Official Dell Spec


Comparison size pics
(Dell 2405FPW in front of, and then next to, the 3007WFP. Shows the size of this screen)


-------------------------------------------
Reviews:

BeHardware Review (March 2006)
PC Mag Review (January 2006)
Firing Squad Review (March 2006)
ExtremeTech Review (January 2006)
Ubergizmo Review (February 2006)
Prad.de Review (Feb 2006)


-------------------------------------------
Advanced Tests:

< Click Here >

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User Comments:

BEHARDWARE: "The monitor is big and imposing, and Dell has signed it and included –thank you- a vertically adjustable base. What a blessing! Only a few monitors are designed to offer such functions. Manufacturers often tend to think a heavy panel will eventually break the product. For now it holds on pretty well. The screen slides perfectly. It is a real pleasure to adjust.....it is hard to find a faster memory card player than this one. In short, this monitor’s memory card player will often replace your previous external dedicated memory card player (very effectively) or even the direct USB connection between cameras and computers (that have transfer rates a tenth of what we saw here).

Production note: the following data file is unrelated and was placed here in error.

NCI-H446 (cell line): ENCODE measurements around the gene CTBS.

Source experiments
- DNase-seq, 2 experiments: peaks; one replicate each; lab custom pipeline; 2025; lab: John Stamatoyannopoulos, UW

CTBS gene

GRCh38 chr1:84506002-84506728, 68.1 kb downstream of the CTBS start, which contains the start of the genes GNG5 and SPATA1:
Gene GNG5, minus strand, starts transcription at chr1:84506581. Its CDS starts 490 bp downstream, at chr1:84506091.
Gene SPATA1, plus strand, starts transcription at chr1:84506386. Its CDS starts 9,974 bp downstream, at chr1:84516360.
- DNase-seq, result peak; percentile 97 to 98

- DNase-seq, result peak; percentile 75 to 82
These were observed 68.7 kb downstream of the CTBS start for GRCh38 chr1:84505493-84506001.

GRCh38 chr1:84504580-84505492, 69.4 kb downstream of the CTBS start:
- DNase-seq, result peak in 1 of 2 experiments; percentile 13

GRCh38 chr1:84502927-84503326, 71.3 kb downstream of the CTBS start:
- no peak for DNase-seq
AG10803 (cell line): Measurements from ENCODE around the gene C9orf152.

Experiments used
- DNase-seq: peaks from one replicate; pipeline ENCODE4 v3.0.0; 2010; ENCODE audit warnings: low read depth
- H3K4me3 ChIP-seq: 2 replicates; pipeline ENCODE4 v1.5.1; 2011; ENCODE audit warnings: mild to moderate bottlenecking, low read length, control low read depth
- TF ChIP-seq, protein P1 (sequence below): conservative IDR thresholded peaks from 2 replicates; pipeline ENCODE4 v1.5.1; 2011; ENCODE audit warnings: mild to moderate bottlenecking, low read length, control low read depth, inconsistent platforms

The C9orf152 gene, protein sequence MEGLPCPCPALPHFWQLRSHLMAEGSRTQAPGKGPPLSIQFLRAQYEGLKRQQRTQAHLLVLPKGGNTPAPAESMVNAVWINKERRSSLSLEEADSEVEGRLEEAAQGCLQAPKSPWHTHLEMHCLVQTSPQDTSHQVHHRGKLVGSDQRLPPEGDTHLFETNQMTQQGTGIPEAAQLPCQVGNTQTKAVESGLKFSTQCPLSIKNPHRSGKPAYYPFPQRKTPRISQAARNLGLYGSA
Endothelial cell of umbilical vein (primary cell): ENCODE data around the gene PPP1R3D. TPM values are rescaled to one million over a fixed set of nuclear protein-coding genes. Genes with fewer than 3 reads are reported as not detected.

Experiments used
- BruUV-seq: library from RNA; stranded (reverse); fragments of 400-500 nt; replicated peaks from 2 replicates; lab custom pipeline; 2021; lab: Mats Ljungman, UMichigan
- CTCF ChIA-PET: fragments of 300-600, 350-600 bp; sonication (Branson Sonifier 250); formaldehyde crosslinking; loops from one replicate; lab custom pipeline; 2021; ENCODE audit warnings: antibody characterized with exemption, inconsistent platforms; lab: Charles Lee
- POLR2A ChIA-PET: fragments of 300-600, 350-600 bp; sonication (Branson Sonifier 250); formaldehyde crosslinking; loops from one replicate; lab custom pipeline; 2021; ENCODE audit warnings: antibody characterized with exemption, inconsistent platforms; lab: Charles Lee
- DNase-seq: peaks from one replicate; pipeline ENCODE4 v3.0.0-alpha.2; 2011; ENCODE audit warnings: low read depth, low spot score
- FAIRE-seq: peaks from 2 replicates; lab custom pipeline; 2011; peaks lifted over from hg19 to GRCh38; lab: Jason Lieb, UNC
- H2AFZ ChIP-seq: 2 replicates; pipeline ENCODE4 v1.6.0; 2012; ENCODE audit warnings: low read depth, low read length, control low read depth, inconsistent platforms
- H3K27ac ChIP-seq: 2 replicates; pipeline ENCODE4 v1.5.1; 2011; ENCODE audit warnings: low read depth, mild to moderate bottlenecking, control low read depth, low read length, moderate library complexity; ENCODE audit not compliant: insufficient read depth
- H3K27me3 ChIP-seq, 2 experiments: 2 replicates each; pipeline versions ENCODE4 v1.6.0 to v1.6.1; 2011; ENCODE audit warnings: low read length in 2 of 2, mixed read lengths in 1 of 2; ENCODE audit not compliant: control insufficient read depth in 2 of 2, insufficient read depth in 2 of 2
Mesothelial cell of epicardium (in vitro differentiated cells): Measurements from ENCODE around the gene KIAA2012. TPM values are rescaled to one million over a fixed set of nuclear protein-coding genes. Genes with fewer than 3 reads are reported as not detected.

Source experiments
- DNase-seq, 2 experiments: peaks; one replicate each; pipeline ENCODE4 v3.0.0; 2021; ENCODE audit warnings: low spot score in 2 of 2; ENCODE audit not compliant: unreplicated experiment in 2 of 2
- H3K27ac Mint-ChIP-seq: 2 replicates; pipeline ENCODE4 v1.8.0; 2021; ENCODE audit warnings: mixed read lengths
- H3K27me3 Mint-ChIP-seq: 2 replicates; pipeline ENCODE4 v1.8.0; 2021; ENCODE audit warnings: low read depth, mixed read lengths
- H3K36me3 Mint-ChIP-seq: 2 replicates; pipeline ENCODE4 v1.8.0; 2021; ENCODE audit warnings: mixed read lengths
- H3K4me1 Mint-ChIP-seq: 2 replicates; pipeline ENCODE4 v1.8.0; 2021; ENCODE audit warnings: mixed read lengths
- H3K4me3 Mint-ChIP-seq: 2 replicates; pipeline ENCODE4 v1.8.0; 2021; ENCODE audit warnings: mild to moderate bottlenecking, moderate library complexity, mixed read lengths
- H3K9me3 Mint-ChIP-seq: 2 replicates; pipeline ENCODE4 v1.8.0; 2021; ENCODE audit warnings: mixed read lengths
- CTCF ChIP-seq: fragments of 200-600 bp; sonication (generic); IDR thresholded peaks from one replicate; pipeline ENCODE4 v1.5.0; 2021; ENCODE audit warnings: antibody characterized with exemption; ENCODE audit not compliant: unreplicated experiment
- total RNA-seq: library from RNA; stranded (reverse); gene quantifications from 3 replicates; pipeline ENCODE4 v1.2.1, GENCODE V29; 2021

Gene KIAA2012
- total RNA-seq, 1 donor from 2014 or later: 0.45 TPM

There was a problem, however. Brightness is far from being homogenous on this panel. A specialist on big TV monitors confirmed that it was the one major issue for this type of product as the bigger the monitor, the more effect backlighting can have. It’s really difficult to have the same color quality all over the panel and brightness gaps are considerable, up to 40% between two corners. Brightness varies from 126 cd/m² on the top left corner to 176 cd/m² on the lowest right hand corner! We measured up to a 40% higher brightness and these variations have direct consequences on color quality. After these measurements we went back to the manufacturer a little worried....Perfectly aware of the consequences of such a result they (Dell) offered us to replace the monitor. But differences measured on the second one were even higher! We measured 138 cd/m² on the top left corner, 187 cd/m² in the middle and 207 cd/m² in the bottom right. This time there is a 50% performance gap! We will stick to the results of the first one…With our measurements, we would not be inclined to recommend this monitor to graphic designers for whom color quality is important. Calibrating this monitor isn’t enough, because only one area is calibrated. Moving one picture from one area to another will change colors and it’s disturbing.